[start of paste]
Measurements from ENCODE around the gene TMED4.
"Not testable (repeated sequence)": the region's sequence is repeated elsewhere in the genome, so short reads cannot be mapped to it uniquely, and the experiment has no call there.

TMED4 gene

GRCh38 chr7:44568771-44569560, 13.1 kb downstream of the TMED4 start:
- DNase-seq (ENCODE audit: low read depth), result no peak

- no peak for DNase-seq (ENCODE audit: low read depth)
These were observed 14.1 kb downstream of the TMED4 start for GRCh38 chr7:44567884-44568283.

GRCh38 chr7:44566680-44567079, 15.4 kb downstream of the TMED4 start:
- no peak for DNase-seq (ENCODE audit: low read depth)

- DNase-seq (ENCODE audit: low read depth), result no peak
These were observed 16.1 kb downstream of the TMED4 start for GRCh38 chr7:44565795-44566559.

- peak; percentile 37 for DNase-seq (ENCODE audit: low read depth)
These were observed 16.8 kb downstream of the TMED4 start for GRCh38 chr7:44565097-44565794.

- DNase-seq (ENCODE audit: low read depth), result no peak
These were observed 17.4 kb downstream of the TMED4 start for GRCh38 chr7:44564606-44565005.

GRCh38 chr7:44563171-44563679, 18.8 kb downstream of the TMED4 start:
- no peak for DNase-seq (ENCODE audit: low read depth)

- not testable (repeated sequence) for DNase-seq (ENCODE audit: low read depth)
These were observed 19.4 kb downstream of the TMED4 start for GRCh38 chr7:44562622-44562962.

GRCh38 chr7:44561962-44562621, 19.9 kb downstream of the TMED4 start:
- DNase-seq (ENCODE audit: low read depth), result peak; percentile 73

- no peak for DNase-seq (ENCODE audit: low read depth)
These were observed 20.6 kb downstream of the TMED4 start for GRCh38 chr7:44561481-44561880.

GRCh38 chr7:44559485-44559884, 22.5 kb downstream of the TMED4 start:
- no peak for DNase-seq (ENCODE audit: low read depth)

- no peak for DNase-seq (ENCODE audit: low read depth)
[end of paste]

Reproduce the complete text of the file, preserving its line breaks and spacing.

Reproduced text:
Measurements from ENCODE around the gene TMED4.
"Not testable (repeated sequence)": the region's sequence is repeated elsewhere in the genome, so short reads cannot be mapped to it uniquely, and the experiment has no call there.

TMED4 gene

GRCh38 chr7:44568771-44569560, 13.1 kb downstream of the TMED4 start:
- DNase-seq (ENCODE audit: low read depth), result no peak

- no peak for DNase-seq (ENCODE audit: low read depth)
These were observed 14.1 kb downstream of the TMED4 start for GRCh38 chr7:44567884-44568283.

GRCh38 chr7:44566680-44567079, 15.4 kb downstream of the TMED4 start:
- no peak for DNase-seq (ENCODE audit: low read depth)

- DNase-seq (ENCODE audit: low read depth), result no peak
These were observed 16.1 kb downstream of the TMED4 start for GRCh38 chr7:44565795-44566559.

- peak; percentile 37 for DNase-seq (ENCODE audit: low read depth)
These were observed 16.8 kb downstream of the TMED4 start for GRCh38 chr7:44565097-44565794.

- DNase-seq (ENCODE audit: low read depth), result no peak
These were observed 17.4 kb downstream of the TMED4 start for GRCh38 chr7:44564606-44565005.

GRCh38 chr7:44563171-44563679, 18.8 kb downstream of the TMED4 start:
- no peak for DNase-seq (ENCODE audit: low read depth)

- not testable (repeated sequence) for DNase-seq (ENCODE audit: low read depth)
These were observed 19.4 kb downstream of the TMED4 start for GRCh38 chr7:44562622-44562962.

GRCh38 chr7:44561962-44562621, 19.9 kb downstream of the TMED4 start:
- DNase-seq (ENCODE audit: low read depth), result peak; percentile 73

- no peak for DNase-seq (ENCODE audit: low read depth)
These were observed 20.6 kb downstream of the TMED4 start for GRCh38 chr7:44561481-44561880.

GRCh38 chr7:44559485-44559884, 22.5 kb downstream of the TMED4 start:
- no peak for DNase-seq (ENCODE audit: low read depth)

- no peak for DNase-seq (ENCODE audit: low read depth)